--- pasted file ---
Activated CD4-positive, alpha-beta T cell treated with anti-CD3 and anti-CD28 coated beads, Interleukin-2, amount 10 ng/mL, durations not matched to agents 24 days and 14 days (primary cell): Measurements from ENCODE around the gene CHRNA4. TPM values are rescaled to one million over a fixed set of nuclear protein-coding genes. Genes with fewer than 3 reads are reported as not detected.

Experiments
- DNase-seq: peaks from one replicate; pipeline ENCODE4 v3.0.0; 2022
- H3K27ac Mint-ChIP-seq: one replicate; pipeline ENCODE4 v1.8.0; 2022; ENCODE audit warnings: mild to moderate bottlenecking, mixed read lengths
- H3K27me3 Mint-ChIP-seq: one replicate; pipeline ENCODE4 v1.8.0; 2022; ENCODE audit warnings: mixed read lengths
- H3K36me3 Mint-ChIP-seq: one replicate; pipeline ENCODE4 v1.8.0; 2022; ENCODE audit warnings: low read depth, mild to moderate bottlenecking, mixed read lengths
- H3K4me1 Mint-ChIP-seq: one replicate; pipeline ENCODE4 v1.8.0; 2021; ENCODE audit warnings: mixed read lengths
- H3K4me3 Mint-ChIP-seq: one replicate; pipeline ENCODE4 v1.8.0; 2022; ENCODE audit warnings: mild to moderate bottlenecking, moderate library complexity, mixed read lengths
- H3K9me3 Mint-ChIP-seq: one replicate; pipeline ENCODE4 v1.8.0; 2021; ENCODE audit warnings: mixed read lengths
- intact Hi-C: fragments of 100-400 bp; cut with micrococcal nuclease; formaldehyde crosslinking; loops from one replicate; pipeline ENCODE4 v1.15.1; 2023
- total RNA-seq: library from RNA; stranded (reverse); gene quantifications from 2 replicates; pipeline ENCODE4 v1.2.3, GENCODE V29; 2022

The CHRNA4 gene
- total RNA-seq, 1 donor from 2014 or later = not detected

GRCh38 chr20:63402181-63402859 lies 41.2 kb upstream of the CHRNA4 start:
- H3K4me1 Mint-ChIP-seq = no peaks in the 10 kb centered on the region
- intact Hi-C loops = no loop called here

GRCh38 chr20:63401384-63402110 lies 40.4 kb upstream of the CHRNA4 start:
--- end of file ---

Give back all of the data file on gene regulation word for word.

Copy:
Activated CD4-positive, alpha-beta T cell treated with anti-CD3 and anti-CD28 coated beads, Interleukin-2, amount 10 ng/mL, durations not matched to agents 24 days and 14 days (primary cell): Measurements from ENCODE around the gene CHRNA4. TPM values are rescaled to one million over a fixed set of nuclear protein-coding genes. Genes with fewer than 3 reads are reported as not detected.

Experiments
- DNase-seq: peaks from one replicate; pipeline ENCODE4 v3.0.0; 2022
- H3K27ac Mint-ChIP-seq: one replicate; pipeline ENCODE4 v1.8.0; 2022; ENCODE audit warnings: mild to moderate bottlenecking, mixed read lengths
- H3K27me3 Mint-ChIP-seq: one replicate; pipeline ENCODE4 v1.8.0; 2022; ENCODE audit warnings: mixed read lengths
- H3K36me3 Mint-ChIP-seq: one replicate; pipeline ENCODE4 v1.8.0; 2022; ENCODE audit warnings: low read depth, mild to moderate bottlenecking, mixed read lengths
- H3K4me1 Mint-ChIP-seq: one replicate; pipeline ENCODE4 v1.8.0; 2021; ENCODE audit warnings: mixed read lengths
- H3K4me3 Mint-ChIP-seq: one replicate; pipeline ENCODE4 v1.8.0; 2022; ENCODE audit warnings: mild to moderate bottlenecking, moderate library complexity, mixed read lengths
- H3K9me3 Mint-ChIP-seq: one replicate; pipeline ENCODE4 v1.8.0; 2021; ENCODE audit warnings: mixed read lengths
- intact Hi-C: fragments of 100-400 bp; cut with micrococcal nuclease; formaldehyde crosslinking; loops from one replicate; pipeline ENCODE4 v1.15.1; 2023
- total RNA-seq: library from RNA; stranded (reverse); gene quantifications from 2 replicates; pipeline ENCODE4 v1.2.3, GENCODE V29; 2022

The CHRNA4 gene
- total RNA-seq, 1 donor from 2014 or later = not detected

GRCh38 chr20:63402181-63402859 lies 41.2 kb upstream of the CHRNA4 start:
- H3K4me1 Mint-ChIP-seq = no peaks in the 10 kb centered on the region
- intact Hi-C loops = no loop called here

GRCh38 chr20:63401384-63402110 lies 40.4 kb upstream of the CHRNA4 start: